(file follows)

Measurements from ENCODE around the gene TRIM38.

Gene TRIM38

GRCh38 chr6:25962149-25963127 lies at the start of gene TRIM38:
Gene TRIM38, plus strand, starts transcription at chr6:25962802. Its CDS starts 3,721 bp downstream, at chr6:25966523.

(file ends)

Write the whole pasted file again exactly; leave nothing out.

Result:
Measurements from ENCODE around the gene TRIM38.

Gene TRIM38

GRCh38 chr6:25962149-25963127 lies at the start of gene TRIM38:
Gene TRIM38, plus strand, starts transcription at chr6:25962802. Its CDS starts 3,721 bp downstream, at chr6:25966523.